12:18 pm: Dollar Tree CEO says supply chains stressed — but $1 billion of goods in 'pipeline somewhere'
VIDEO6:5306:53Dollar Tree CEO Gary Philbin on meeting demand during the coronavirus outbreakSquawk on the Street
Dollar Tree CEO Gary Philbin said the retailer's supply chains have "been stressed" from a spike in coronavirus-related demand, but he sought to reassure customers that more products are on their way.
"As our trucks show up to stores we probably have enough for a day or a day and a half, but more is coming," Philbin said on CNBC's "Squawk on the Street." "We've called out, and we have $1 billion in the pipeline somewhere."
Employees at Dollar Tree's 24 distribution centers in the country have been working seven days a week to send shipments to stores, Philbin said. Dollar Tree, which also owns Family Dollar, has about 15,000 stores in the U.S. and Canada.
"Our vendor partners have ramped up. It's coming. It's just that it's not going to be enough for the next few weeks, but there is enough coming overall," Philbin said. "The levels on shelves are going to get better and better as we go through this." —Kevin Stankiewicz
12:10 pm: Number of global cases reaches 885,000
11:59 am: Spring break canceled in New York
A portion of Park Avenue, between 28th Street and 34th Street closed to motorists to promote 'Social Distancing' amid Coronavirus(Covid-19) Pandemic on March 30, 2020.John Nacion | NurPhoto | Getty Images
New York is canceling spring break for public and charter schools across the state. Remote learning will continue during these weeks of April amid the coronavirus pandemic. Spring break for New York City public schools was scheduled to be from April 9 to 17.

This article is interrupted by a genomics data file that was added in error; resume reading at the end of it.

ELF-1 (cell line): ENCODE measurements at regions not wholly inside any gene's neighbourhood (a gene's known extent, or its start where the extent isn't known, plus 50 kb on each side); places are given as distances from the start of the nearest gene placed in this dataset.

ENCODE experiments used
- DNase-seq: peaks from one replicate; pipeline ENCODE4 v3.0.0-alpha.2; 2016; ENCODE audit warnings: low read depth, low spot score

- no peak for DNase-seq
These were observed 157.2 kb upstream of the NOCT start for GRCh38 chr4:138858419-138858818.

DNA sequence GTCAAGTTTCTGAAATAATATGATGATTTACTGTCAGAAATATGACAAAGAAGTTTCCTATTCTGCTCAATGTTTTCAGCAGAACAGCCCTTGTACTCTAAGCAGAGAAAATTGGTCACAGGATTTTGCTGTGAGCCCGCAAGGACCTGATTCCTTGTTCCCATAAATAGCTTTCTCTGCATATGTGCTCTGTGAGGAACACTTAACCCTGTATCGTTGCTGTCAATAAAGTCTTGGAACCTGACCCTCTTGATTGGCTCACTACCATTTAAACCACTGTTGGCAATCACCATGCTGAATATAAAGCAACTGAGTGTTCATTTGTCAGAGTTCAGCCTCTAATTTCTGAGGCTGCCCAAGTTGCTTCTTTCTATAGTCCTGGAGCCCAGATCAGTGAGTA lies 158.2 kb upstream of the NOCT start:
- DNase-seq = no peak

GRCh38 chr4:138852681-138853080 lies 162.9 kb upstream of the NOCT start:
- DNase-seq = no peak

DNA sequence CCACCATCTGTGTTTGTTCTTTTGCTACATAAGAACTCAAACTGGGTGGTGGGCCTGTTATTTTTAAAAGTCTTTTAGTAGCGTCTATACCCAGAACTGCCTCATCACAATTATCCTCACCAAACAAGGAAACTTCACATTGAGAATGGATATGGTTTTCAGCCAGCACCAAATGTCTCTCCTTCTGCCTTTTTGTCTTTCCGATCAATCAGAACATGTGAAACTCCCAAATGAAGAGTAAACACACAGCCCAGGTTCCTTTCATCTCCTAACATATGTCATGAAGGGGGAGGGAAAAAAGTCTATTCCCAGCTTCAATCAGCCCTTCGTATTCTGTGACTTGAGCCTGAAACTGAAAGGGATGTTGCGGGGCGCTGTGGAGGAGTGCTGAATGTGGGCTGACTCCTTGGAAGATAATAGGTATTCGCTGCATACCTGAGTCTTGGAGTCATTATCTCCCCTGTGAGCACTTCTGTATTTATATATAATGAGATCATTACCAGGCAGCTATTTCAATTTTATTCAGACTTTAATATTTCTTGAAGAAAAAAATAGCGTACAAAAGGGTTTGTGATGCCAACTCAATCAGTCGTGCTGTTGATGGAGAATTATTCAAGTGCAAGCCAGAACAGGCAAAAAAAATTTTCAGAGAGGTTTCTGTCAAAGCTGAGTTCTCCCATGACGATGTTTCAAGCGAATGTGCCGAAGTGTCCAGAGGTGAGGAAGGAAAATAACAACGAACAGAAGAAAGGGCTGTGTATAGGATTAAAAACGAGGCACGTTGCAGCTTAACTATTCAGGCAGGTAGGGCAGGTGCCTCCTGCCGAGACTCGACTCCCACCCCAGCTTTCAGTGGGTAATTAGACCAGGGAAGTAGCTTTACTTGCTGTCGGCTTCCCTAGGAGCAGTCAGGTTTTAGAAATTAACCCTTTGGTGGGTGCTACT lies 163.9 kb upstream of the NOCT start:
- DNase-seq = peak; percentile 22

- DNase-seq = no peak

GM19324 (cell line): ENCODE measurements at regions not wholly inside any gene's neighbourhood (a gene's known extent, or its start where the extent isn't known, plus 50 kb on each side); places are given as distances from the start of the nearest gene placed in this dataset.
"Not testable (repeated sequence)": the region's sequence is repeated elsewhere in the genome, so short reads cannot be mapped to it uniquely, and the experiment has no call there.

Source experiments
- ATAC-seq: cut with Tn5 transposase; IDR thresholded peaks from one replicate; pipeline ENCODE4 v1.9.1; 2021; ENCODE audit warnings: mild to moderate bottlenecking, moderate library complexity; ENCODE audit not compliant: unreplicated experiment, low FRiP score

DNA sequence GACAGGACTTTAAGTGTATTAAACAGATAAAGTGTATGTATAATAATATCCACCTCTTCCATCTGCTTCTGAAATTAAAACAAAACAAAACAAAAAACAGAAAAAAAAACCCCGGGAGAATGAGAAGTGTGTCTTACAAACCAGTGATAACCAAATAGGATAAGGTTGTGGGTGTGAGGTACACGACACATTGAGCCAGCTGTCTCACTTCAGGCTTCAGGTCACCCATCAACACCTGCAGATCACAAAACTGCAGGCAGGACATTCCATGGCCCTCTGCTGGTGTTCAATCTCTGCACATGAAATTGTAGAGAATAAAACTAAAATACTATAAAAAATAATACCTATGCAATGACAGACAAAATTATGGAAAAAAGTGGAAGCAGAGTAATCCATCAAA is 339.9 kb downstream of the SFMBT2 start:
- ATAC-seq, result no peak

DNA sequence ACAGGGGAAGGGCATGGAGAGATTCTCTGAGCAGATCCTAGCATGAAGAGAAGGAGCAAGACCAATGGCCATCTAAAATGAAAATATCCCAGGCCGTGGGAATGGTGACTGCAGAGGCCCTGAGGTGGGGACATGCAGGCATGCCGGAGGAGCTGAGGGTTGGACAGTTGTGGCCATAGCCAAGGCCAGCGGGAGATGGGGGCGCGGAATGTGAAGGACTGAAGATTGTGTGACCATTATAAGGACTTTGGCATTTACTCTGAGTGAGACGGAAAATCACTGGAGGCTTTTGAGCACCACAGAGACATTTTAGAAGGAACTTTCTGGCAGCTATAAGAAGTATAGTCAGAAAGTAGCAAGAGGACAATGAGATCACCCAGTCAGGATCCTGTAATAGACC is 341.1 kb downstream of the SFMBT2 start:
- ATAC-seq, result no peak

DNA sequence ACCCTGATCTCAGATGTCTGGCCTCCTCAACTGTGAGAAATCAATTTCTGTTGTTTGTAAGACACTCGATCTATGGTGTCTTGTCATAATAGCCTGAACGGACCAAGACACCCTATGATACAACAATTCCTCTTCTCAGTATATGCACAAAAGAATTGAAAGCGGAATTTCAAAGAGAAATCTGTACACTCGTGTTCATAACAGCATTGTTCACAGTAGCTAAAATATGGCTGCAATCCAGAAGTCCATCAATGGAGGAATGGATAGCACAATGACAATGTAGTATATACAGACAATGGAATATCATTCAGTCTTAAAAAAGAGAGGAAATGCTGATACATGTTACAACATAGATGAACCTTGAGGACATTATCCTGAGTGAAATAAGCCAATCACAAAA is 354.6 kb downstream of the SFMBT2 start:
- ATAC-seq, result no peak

"Districts must continue to provide remote instruction for students, meals for students, and child care for essential workers every weekday between April 1, 2020 and April 14, 2020, even if the district is scheduled to be on spring break during that time," the New York State Education Department said in a memo.
Michael Mulgrew, president of the United Federation of Teachers, sent an email to New York City teachers saying that they will be off from April 9 to April 12 for religious holidays. Mulgrew also added that the week of April 13 will be a "special week of family service and support." —Jasmine Kim
11:53 am: Citigroup CEO Michael Corbat says bank is 'working around the clock' on small business relief program
VIDEO20:3020:30CNBC's full interview with Citi CEO Michael Corbat on handling coronavirus crisisSquawk on the Street
Citigroup CEO Michael Corbat said the bank is "working around the clock" on an online portal for the new $349 billion small business relief program.
The program, which Treasury Secretary Steven Mnuchin has said will be up on Friday, is meant to enable struggling businesses to retain employees by applying for loans that are forgiven if used for workers' payroll. It was a key part of the $2 trillion coronavirus relief bill signed by President Trump last week.
The bank is "making sure that we've got the digital interface set up so that people can apply online, we can get the documentation we need online for the vast majority of these loans, and we can get this money into small businesses hands as quickly as we can," Corbat said Wednesday in an interview with CNBC's Jim Cramer. —Hugh Son
11:41 am: Wimbledon 2020 tennis championships canceled due to coronavirus
The 2020 Championships Wimbledon have been canceled due to public health concerns linked to the coronavirus epidemic.
The Championships were scheduled to be held from Monday, June 29 through Sunday, July 12. The 134th tournament will now be held between June 28 and July 11, 2021.
"This is a decision that we have not taken lightly, and we have done so with the highest regard for public health and the wellbeing of all those who come together to make Wimbledon happen," Ian Hewitt, chairman of the Main Board of the All England Club, said.
The Wimbledon website says that people who paid for tickets in the Wimbledon Public Ballot will be refunded. They'll have a chance to buy tickets for The Championships in 2021. —Todd Haselton
11:27 am: Carnival cruise passengers plead for entry into Florida port
More than 1,400 passengers on the Carnival-owned MS Zaandam are pleading with Florida to allow them in. But officials, including Gov. Ron DeSantis, say the state simply does not have the resources to take on an extra burden amid a growing health crisis.